It isn’t easy being a hospital patient. First of all, you’re not well, otherwise you wouldn’t be there. But when anyone (including the medics) asks how you are, you hear yourself answering “I’m fine, thank you”, when what you really want to do is yell, “I’m feeling really bad.” Secondly, you’re away from home, everything is different to what you’re used to and after just a few days you can feel yourself becoming institutionalised and letting everything happen around you rather than to you. I
Humour can be found in any situation. Honestly, it can, although sometimes you may have to stretch the parameters of what is normally classed as amusing. This story started with a yawn followed by eight days in hospital and then home again, with ongoing antibiotics and opiates. Is there humour in that? Let’s see…
John and I had both noticed the excessive yawning. Then I started dropping asleep. Anyplace, anytime, anywhere. One day I was trying to have a sensible conversation
Do I have MS? Am I active enough? Do I like chocolate? It may surprise you to know that these questions are related. My answers are: yes, I have MS, no, I’m not active enough. And ‘do I like chocolate?’ is a really silly question! So why am I asking these three questions? Well, it’s that time of year again when I do my bit to raise awareness of MS.
MS Awareness Week
This year, the event will be running in the UK from Monday 22nd to Saturday 27th April. (Well, it could be Tuesday 23rd as there
There’s no getting away from it. We all need to to go the loo, probably several times a day. So there I was, enjoying a chat and a cuppa with Ann, my friend and neighbour, when I realised we were talking about toilets. And why not? Ann is currently choosing a bathroom suite and was telling me about the amazing range of choices on offer. Well, you know what I’m like, I started to wonder if my choices are the same…
Same but different
Toilets offer a choice between wall or floor mounted, high or
I expect you all have a doctor who looks after you. A General Practitioner who can treat a whole range of symptoms and conditions but who sometimes has to refer you to a consultant for more specialised advice. My miscellany of medical conditions means I have a General Practitioner and separate consultants for all my various illnesses. So who manages my health? is it the GP? Is it (one of) the consultants? Or is it me?
First, heal thyself
I once saw a locum (the spellchecker kept changing that
I need to start by being humble (no sniggers, please…). In the year since I launched my website I have picked up all the Awareness Days I could find and written about them. Well, last Saturday was Disabled Access Day and I missed it! For this I’m sorry but, at present, I’m struggling to focus on anything cerebral. I’m blaming it on changes to long-term medication and zero hours sleep for a few nights. Yes, zero.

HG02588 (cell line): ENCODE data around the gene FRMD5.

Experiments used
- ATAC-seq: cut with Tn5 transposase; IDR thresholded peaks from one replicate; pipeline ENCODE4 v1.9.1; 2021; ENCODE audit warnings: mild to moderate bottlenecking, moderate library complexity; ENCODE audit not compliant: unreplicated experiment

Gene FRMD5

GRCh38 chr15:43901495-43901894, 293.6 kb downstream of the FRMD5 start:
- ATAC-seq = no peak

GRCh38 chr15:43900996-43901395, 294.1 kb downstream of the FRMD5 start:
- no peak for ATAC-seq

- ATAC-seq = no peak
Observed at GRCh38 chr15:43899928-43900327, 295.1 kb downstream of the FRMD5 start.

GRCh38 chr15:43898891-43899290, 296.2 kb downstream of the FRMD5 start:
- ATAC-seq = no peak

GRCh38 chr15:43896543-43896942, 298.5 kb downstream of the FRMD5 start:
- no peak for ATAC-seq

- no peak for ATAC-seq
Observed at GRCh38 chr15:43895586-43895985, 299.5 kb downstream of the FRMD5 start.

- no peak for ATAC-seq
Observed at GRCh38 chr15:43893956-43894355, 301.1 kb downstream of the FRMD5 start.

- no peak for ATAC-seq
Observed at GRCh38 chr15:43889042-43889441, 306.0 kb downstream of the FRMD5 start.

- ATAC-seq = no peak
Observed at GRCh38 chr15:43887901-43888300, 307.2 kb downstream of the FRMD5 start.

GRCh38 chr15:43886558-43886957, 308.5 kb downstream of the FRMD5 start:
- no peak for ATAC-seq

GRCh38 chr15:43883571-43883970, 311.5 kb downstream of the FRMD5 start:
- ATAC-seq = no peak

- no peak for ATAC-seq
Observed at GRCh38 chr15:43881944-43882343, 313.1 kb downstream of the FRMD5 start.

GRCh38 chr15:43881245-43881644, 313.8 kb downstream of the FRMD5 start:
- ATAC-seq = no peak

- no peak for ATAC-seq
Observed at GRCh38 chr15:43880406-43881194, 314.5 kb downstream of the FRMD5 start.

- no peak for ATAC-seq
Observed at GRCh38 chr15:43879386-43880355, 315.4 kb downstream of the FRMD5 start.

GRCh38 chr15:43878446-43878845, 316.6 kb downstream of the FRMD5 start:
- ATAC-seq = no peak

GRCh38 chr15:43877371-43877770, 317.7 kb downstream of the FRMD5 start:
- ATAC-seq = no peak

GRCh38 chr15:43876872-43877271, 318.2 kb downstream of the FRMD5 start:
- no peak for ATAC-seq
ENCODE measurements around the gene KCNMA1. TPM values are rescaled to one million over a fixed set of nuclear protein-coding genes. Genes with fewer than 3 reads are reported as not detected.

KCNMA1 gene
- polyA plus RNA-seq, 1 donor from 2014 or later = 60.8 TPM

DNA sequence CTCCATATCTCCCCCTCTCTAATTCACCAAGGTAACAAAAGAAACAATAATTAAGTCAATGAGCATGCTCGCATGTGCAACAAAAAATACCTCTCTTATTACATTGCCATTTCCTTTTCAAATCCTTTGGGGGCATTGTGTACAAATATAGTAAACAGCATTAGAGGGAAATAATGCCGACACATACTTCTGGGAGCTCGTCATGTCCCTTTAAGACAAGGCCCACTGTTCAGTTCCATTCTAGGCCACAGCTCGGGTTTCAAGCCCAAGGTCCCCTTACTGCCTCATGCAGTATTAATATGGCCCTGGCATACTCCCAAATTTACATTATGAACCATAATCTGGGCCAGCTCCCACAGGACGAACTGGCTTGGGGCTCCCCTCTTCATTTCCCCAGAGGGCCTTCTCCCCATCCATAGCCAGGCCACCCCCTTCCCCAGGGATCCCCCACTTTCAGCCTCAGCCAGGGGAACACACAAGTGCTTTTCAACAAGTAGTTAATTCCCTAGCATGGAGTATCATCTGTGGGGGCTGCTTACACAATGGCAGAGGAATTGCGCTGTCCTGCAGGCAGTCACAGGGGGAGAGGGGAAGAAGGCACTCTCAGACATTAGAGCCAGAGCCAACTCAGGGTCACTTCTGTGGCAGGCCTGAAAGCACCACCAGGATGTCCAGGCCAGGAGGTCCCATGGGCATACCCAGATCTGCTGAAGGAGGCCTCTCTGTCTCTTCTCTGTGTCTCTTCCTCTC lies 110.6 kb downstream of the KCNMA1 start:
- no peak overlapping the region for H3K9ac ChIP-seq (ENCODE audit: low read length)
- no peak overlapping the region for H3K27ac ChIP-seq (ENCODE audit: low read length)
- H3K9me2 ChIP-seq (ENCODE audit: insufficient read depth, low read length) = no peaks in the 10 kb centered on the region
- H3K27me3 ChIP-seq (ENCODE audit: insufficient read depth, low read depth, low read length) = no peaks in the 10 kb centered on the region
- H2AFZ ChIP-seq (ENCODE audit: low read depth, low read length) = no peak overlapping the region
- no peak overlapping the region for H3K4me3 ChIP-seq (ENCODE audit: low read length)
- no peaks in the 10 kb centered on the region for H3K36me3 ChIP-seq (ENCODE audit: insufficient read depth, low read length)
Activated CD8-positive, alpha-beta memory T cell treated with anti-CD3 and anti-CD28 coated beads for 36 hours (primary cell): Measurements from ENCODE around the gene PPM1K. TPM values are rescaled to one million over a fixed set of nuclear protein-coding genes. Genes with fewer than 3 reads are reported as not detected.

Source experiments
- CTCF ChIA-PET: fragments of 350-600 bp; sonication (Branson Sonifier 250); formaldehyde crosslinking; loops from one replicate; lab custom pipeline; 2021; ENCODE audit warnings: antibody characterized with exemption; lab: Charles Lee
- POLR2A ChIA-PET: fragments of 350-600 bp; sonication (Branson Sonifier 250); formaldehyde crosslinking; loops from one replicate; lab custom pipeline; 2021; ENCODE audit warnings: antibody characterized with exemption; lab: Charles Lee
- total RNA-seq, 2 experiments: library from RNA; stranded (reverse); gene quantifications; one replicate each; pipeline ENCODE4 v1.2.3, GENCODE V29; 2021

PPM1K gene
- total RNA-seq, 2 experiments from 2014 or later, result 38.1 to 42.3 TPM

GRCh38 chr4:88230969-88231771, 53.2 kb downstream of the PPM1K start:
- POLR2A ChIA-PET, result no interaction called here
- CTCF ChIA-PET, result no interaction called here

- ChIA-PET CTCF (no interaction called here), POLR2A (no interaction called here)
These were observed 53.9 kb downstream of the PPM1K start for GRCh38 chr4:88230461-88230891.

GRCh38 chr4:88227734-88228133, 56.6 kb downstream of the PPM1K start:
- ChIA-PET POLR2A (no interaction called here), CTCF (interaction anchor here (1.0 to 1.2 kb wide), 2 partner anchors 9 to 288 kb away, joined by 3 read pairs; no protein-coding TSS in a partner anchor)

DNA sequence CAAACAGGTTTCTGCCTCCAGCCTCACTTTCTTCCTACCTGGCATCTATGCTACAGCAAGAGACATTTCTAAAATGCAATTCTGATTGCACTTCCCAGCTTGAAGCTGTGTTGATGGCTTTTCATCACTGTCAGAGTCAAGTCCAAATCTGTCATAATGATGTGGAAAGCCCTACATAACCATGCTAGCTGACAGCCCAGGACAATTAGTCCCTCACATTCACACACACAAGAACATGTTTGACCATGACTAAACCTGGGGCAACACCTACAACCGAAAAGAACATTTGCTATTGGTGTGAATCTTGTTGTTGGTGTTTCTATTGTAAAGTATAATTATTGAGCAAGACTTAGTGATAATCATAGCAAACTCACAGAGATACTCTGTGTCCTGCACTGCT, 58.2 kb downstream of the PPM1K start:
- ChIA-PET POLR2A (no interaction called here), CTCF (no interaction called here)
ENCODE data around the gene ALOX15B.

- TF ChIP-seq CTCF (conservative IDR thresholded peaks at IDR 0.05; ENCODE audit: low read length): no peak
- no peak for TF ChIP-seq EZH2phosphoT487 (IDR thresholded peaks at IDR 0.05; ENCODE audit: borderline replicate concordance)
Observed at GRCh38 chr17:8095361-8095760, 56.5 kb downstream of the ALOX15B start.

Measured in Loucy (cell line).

Disabled Access Day
You may not have heard of Disabled Access Day - to be honest,
Kidney disease is a silent killer. There is no cure. In the UK there are three million people with chronic kidney disease and worldwide the number is a mind-boggling 850 million. Okay, so I hope that’s got your attention…
World Kidney Day is this coming week, on Thursday March 14th. It is an annual, global awareness campaign to help us understand the importance of our kidneys. Or, as it was somewhat dramatically explained to me - when your kidneys die, you die!
All across the world there will
‘I don’t like taking tablets’. How often do you hear this? Or ‘I stopped taking those tablets the doc gave me as they didn’t suit me’? This might apply to you but, if so, please don’t say it to me! I need to take a lot of medication - 35 tablets a day covering the alphabet from A to Z (Alfacalcidol to Zopiclone).
Of course I would rather not take so many drugs and of course I don’t like the side effects but, you know, they’re all prescribed for a reason. My medication was changed for the
Hindsight is a wonderful thing. Foresight is also a wonderful thing but it seems to be sadly lacking when it comes to strategic plans for our National Health Service. Don’t get me wrong, I am a huge fan of the NHS but that doesn’t mean I can’t see where things need improving. And I’m tired of the NHS being described as ‘in crisis’.
Changes are needed and changes we will have following the implementation of the latest ten year plan announced last month. The details are still under wraps but I
A soap opera! That’s what my life has become, with several episodes every day. And it’s because of my Multiple Sclerosis. I hadn’t realised this until I was reading about how MS has been depicted in the most popular soap operas, every episode watched by millions of people. I thought this must be an excellent way of telling viewers what it’s like to have MS and how it can develop. Then again, maybe it isn’t…
The first character I can find to be diagnosed with MS was Colin Russell in